Home > Fraud Awareness > Fraud funnies: Workers’ comp cheats say the darndest things

Fraud funnies: Workers’ comp cheats say the darndest things

By Tony Gottschlich, Public Information Officer, BWC Communications Department

SID Badge and SealMany of us have read funny reports of the ridiculous excuses criminals give police for their illicit behavior, from, “We’re not stealing; we thought it was free,” to Winona Ryder’s, “I shoplifted to prepare for an acting role.”

Our agents in the Special Investigations Department have heard a few whoppers over the years, too. In honor of International Fraud Awareness Week, here’s a sampling. (Note: Each subject was ultimately convicted and sentenced.)

During surveillance, the claimant suspect would appear to drive as if he knew he was under investigation.  He would drive south, north and in circles before going to a job site. During the interview, I asked him if he knew he had been under surveillance. His answer was, “No, I drove that way just in case I was under investigation.”


While wearing boots and standing in wet concrete with a concrete trowel in hand, the claimant suspect stated he was only a “stock holder” in the business.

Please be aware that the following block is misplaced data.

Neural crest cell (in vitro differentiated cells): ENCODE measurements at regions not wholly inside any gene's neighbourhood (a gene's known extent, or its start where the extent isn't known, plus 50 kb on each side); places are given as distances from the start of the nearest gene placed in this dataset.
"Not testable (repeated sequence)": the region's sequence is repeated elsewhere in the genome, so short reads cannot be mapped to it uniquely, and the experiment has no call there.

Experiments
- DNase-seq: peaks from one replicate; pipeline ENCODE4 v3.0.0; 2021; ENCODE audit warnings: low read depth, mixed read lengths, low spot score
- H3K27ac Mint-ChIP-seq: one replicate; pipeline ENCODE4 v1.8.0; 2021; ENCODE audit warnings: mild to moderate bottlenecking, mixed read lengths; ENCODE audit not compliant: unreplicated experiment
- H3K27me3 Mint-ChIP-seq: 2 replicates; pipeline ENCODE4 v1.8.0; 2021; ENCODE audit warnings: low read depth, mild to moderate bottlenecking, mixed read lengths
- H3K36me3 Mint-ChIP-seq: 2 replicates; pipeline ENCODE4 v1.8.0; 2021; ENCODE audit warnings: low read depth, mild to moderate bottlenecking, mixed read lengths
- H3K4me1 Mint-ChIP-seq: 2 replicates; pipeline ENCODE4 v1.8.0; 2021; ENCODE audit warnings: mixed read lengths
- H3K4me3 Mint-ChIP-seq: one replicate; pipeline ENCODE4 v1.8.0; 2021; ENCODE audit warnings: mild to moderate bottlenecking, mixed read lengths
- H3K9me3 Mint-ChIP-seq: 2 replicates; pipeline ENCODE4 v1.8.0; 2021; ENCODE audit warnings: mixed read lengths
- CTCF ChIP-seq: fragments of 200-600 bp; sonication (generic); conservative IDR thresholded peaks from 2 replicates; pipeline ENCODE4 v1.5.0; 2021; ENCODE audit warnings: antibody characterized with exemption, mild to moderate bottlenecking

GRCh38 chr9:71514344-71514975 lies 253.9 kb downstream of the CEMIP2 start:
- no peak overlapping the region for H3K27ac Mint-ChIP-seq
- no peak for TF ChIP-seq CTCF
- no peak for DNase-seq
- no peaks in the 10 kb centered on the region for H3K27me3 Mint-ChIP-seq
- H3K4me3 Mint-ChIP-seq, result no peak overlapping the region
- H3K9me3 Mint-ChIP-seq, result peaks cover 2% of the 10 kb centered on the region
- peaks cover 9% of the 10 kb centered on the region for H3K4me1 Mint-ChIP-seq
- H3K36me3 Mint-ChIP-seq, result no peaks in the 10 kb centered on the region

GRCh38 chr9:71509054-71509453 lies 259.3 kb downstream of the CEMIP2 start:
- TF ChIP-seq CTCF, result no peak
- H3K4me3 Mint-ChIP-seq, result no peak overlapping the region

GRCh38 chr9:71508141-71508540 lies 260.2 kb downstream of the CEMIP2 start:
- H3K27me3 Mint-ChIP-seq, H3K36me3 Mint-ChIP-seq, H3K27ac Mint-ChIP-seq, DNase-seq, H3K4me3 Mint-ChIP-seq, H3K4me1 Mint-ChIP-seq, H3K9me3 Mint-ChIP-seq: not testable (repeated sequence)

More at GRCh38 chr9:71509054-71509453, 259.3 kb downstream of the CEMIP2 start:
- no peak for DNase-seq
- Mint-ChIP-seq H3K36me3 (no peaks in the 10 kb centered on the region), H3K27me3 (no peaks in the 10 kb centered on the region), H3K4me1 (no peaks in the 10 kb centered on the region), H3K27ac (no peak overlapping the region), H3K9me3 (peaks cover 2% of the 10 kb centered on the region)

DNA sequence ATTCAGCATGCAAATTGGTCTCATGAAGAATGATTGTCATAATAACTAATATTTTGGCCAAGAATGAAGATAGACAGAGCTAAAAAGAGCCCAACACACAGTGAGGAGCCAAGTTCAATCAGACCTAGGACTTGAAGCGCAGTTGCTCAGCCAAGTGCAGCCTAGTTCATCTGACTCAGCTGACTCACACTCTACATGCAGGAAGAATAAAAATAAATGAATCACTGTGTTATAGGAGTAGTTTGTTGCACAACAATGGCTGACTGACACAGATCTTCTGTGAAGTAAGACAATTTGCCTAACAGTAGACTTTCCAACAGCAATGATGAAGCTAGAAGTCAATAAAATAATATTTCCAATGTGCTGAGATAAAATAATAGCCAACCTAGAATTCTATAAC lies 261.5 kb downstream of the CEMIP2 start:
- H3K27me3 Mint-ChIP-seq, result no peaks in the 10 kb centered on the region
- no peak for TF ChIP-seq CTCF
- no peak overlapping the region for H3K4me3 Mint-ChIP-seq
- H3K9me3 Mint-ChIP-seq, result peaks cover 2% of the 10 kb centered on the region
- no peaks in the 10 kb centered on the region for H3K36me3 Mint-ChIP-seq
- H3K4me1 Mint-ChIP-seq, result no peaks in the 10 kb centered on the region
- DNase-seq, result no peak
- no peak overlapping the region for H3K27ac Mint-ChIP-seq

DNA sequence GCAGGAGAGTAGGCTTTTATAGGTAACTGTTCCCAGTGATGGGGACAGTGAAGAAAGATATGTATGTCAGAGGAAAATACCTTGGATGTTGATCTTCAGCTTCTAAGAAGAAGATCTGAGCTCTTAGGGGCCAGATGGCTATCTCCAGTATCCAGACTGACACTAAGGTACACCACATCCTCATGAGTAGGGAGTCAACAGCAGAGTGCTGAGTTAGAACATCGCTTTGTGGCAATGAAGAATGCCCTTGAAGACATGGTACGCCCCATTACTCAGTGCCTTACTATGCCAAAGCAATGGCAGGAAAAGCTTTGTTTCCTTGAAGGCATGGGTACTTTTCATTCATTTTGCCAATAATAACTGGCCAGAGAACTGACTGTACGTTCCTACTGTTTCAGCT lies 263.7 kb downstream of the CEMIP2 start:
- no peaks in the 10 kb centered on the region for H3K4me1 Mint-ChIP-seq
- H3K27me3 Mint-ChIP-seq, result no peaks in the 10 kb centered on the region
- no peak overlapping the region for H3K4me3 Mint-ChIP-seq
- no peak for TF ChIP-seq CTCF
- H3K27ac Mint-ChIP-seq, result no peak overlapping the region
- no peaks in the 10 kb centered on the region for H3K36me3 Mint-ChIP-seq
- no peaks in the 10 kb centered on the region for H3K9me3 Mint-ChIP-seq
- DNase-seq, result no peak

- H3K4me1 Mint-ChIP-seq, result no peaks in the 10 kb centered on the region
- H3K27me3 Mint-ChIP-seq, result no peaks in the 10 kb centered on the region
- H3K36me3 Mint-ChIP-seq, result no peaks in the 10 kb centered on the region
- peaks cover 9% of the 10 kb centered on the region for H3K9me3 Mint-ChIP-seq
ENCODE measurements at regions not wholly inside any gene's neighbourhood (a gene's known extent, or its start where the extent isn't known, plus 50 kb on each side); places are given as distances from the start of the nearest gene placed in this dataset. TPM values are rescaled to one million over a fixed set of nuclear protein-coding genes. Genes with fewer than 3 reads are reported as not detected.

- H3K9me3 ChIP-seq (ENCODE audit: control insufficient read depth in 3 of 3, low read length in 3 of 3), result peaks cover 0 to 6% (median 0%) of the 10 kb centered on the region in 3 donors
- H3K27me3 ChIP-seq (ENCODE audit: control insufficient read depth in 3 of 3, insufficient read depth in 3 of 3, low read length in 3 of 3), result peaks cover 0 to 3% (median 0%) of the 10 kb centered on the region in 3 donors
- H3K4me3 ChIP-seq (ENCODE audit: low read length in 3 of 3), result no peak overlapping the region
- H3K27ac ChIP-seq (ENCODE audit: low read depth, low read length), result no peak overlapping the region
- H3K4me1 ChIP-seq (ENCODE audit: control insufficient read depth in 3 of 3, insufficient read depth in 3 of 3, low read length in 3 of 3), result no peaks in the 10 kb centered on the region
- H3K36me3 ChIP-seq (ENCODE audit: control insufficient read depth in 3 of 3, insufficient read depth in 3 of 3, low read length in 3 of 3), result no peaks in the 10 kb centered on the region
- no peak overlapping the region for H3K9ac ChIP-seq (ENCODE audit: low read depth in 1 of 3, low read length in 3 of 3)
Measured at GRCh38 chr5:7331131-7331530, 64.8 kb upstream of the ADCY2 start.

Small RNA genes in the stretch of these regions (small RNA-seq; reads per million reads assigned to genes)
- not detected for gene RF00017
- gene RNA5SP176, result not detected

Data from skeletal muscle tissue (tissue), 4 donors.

Upon commencing an interview of the claimant suspect, agents asked him if he was “Joe.” The subject replied, “No.”  He was wearing a shirt with his employer’s name and his own name on it. He confessed to his misdeeds.


A doctor was getting increasingly frustrated during an interview when he was trying to explain to Health Care Provider Team agents why he billed BWC for services not rendered. Each time he gave his “explanation,” the agent replied, “So, you billed services that were not provided.”  The doctor told the agent he was not listening and again launched into his “explanation.”  After the third or fourth round of this conversation, the agent basically restated that the services billed were not provided, but used the same made-up words the doctor had used.  The doctor smacked the table and shouted, “By God, now you’ve got it!”


We were conducting an undercover operation in a small village restaurant in Northwest Ohio to document that our subject was working as a waitress. After our subject took our food order, delivered our food and drink, she gave us our check. We paid it, gave her a tip, and showed her our credentials, asking her if she worked there. She immediately froze, stared at the badge while behind the cash register and said, “No, I ain’t workin’ here.”   Our agent replied, “We want our tip back.”

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